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Early years training courses dropped by two UK universities
OnApr 18, 2016
Leeds Beckett University and the University of Winchester have dropped their early years teacher status (EYTS) courses five months prior to the start of the next academic year, Schools Week reports.
Earlier this year, Deborah Lawson, general secretary for Voice – the union for education, early years and childcare professionals – told reporters that settings were facing a shortage of early years teachers as some EYTS courses were facing closure due to low numbers.
According to UCAS statistics, this time last year 1250 applicants for EYTS courses had offers, but today this figure sits at 530, with a further 1600 applicants having either been rejected or still awaiting an offer.
The lack of applicants this year has been blamed on the fact that trainees must have the same qualifications as those working towards qualified teacher status (QTS), which includes a degree, at least a grade C in English, maths and science GCSEs and a successful numeracy and literacy test.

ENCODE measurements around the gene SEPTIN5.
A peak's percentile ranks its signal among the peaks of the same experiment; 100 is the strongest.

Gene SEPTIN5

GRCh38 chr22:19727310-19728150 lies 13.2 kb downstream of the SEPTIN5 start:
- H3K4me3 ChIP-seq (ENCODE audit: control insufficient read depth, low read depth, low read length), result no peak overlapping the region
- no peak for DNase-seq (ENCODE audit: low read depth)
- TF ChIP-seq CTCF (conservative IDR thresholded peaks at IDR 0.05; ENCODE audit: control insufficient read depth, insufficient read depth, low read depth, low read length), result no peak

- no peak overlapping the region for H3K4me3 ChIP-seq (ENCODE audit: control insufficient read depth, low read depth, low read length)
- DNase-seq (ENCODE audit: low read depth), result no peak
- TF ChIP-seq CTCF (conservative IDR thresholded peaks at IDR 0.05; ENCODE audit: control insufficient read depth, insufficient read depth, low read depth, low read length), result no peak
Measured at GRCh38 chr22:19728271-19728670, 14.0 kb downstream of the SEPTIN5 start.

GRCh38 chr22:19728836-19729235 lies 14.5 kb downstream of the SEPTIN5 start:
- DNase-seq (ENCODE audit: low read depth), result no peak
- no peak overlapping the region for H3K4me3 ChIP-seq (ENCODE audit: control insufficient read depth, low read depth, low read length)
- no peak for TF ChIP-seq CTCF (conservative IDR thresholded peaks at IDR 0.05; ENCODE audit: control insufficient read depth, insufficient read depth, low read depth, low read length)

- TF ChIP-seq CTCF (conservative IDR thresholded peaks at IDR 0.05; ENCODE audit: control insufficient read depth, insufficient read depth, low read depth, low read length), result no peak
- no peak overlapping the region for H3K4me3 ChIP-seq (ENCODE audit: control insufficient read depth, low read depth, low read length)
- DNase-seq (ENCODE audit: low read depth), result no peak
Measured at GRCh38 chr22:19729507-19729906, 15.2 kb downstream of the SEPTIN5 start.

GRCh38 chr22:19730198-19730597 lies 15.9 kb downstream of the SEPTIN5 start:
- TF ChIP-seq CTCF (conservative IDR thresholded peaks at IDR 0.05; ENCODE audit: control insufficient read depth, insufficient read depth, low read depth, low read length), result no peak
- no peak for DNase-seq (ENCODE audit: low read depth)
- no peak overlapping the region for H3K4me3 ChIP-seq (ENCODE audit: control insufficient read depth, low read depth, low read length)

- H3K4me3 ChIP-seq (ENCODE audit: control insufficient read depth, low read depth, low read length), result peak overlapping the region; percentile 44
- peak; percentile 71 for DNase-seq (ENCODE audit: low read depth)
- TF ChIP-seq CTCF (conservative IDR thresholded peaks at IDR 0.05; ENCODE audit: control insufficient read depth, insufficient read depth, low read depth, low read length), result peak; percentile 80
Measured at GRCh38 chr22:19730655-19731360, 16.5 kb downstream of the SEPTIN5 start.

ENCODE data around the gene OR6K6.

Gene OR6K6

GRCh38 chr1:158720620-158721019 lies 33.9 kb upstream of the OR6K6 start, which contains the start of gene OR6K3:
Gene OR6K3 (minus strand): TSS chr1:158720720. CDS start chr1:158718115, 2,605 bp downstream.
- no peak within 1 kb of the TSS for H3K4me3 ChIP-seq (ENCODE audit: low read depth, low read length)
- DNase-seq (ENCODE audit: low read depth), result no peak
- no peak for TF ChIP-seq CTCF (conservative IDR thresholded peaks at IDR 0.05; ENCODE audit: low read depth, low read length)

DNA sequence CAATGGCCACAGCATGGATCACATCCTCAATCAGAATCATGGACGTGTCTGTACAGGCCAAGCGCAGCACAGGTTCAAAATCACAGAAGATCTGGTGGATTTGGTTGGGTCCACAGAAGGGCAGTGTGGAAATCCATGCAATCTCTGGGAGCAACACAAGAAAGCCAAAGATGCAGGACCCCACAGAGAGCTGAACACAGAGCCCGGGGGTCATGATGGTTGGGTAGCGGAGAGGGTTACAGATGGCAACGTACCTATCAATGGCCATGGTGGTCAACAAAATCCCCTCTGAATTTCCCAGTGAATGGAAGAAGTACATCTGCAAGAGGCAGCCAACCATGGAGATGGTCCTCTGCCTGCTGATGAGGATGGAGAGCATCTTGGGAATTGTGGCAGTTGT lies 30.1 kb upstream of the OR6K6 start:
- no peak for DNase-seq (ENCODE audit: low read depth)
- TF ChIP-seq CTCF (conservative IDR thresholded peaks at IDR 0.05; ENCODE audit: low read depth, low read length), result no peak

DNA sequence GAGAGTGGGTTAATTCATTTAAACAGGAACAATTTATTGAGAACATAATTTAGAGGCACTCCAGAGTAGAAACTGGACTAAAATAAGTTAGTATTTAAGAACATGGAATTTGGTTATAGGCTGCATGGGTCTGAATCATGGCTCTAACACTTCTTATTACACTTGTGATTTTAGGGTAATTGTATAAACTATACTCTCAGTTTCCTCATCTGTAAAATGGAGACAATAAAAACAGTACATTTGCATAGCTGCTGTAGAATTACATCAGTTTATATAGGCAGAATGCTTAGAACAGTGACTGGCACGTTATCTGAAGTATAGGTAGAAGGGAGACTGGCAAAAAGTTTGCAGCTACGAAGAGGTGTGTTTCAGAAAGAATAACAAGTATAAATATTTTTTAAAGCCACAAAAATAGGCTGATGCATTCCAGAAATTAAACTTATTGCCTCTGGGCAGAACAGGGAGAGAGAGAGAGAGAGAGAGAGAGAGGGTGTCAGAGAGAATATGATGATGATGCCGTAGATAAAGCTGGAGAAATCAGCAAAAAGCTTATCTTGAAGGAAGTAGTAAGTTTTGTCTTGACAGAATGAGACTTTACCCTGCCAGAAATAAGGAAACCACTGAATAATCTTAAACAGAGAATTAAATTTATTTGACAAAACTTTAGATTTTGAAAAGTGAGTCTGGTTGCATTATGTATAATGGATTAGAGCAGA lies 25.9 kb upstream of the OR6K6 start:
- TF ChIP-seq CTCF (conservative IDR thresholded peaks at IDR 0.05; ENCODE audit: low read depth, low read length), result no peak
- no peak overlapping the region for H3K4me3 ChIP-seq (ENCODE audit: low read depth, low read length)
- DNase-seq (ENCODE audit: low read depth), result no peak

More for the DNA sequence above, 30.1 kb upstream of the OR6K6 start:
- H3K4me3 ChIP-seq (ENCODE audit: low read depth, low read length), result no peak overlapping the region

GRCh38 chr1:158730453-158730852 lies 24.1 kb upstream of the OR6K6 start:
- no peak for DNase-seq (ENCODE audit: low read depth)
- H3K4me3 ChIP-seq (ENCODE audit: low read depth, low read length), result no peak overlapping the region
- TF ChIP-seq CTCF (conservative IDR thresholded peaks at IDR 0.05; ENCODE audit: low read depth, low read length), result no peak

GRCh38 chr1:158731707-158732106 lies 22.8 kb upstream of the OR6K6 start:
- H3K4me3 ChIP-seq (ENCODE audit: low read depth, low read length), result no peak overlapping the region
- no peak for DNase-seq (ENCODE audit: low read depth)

EYTS, however, does not have the same terms and conditions as QTS, with no set pay scale and some providers only paying salaries for 35 weeks a year, rather than annually.
“The fact that functional skills or some form of equivalent assessment is not an accepted qualification for the course for people already in the sector, is going to have an impact on those progressing through the system and seeing childcare as a viable long-term career prospect,” Deborah said.
43 providers are expected to recruit 2000 graduates to start training from September.